They must also be well trained, highly obedient and able to keep their heads and respond to commands when a lot of stimulus is competing for their attention, something Lewis spent 6 months initial training on and continues to do so on a daily basis and on official visits.

Good Boy!

Just a few areas of competence

  • Exceptional tolerance of handling by strangers
  • No sensitivity to rough stroking or petting
  • Excellent obedience levels
  • The ability to walk on the lead without pulling
  • Tolerance of unusual smells and sights, such as wheelchairs, medical devices
  • No fear of unsteady movement in humans
  • A calm disposition
  • Docility
  • Tolerance of other animals
  • Complete lack of food or toy aggression and guarding behaviours
  • Ability to learn from his handlers instructions

As you can see, therapy dogs must be exceptionally well behaved and reliable, therapy dogs must never jump on or even paw at humans, as this can cause fearful reactions in vulnerable patients. They should be groomed regularly, and have monthly/annual check-ups at the vet to ensure a clean bill of health. All the above areas are done as standard to ensure we have a happy, efficient and effective working dog.

History of therapy dogs

Lewis Therapy DogDogs have been providing love and reassurance to their owners for centuries. For as long as dogs have been domesticated, there has been evidence of their natural healing abilities over the physically and emotionally convalescent. The first therapeutic use of dogs can be traced back to ancient Greece, when dogs were employed to lick the wounds of injured human patients. In the 1700s, Quakers brought dogs to some of the earliest treatment centres for the mentally unstable, allowing patients to raise and tend to pets in order to rebuild their social skills. Later in Europe, Florence Nightingale herself developed early theories on the use of animals in therapy, acknowledging their unique power to heal. Through World War II and into the modern era, the training and procurement of therapy dogs has been taken on with a more organised, formal approach. One pioneer of contemporary animal therapy was Nancy Stanley, who in the 1970s helped spark current demand for therapy dogs across the world. Since then, several studies have been carried out proving that interaction with dogs increases levels of neurotransmitters associated with happiness and bonding, while reducing chemicals associated with distress.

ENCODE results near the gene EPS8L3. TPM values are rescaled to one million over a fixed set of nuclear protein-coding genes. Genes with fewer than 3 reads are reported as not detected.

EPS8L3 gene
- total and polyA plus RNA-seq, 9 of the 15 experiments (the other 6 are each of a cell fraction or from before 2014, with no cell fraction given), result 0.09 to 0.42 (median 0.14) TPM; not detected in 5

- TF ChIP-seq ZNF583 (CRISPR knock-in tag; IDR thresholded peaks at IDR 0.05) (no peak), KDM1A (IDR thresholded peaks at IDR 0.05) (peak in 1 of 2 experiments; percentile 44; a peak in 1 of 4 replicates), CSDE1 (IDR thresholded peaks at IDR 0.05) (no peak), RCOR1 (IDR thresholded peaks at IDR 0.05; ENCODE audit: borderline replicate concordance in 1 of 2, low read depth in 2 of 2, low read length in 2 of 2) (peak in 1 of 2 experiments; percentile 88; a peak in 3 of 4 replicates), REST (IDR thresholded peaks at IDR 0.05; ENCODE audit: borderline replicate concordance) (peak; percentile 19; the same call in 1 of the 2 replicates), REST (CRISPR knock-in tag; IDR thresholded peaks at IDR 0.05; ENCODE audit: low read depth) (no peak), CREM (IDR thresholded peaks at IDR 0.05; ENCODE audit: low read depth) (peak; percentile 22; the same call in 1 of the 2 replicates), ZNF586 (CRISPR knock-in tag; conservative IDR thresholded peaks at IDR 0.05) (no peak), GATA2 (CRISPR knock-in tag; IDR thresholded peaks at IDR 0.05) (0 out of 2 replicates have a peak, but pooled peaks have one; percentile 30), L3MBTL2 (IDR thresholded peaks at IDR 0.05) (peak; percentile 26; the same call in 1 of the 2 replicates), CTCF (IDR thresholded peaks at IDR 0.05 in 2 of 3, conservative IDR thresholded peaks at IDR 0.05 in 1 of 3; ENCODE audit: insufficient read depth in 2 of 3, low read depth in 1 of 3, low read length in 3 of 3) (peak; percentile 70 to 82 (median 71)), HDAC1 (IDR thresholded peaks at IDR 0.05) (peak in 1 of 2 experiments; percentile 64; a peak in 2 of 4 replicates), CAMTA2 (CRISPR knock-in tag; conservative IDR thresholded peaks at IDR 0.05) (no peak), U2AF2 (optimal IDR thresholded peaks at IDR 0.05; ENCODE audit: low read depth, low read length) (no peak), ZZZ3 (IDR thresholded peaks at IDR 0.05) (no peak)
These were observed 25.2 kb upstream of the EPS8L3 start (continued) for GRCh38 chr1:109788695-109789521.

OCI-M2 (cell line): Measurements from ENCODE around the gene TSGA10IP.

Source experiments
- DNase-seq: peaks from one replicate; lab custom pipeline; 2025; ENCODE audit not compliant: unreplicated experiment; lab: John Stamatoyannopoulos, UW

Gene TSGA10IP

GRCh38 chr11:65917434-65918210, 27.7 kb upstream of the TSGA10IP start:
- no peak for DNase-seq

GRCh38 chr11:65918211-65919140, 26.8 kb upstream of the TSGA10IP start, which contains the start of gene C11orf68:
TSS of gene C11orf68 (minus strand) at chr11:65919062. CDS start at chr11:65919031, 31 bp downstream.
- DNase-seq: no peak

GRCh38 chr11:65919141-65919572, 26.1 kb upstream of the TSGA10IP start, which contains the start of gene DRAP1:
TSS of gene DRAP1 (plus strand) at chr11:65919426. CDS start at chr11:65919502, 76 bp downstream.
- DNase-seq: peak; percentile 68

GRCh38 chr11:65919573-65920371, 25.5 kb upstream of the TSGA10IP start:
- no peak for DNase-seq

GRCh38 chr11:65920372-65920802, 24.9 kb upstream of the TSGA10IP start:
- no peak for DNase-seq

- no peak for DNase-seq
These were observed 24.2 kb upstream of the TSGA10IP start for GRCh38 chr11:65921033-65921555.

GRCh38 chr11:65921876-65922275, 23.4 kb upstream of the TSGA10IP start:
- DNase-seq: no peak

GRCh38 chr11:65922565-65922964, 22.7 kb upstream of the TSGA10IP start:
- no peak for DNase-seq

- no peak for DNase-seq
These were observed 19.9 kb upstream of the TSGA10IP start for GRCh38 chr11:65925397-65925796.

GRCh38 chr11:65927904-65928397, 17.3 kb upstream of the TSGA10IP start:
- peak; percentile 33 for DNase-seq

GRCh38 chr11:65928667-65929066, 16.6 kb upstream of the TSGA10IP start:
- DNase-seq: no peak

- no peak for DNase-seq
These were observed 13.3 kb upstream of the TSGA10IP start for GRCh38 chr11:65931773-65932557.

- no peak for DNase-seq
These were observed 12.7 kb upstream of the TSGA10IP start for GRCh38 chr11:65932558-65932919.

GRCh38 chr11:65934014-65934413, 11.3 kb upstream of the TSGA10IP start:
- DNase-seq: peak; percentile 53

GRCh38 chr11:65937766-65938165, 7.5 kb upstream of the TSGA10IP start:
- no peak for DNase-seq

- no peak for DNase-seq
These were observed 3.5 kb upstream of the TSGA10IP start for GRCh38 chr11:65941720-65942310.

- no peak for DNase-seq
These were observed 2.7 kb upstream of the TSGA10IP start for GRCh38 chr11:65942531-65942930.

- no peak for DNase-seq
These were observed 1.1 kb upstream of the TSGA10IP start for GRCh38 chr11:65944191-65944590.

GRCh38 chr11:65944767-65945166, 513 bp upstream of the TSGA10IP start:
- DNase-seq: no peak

Our mission with Lewis

“Lewis has been introduced into the charity and working closely with outside trainers and the Nice 2b Nice team since summer 2017, not only as a working dog but a much loved family pet; we’re confident and happy with the training he’s received and believe with his natural calm nature will bring smiles to many of the children of this area that need him”

Booking Lewis is done by application and by appointment only!

Contact can be made for an application form directly with Nice 2b Nice on the REGISTER button below, or via any of the following links:

Email – nice2bnice72@yahoo.com

Facebook PM – facebook.com/N2BNUK (Search Nice 2b Nice)

Lewis’ services are free of charge to the children of this area that need him and for those that come under the charities criteria; as long as the level of support Nice 2b Nice receives continues, we don’t intend on making any changes to this for the foreseeable future.

Useful Resources

  • Good for mental health
  • Spreading happiness to sick children
  • Help make medical treatment more bearable

  • Stroke, pet and cuddle Lewis the therapy dog!

Book Lewis For Your Little Loved One Today!

By appointment and application only
Email bookings only as legal paperwork needs sending out and returning.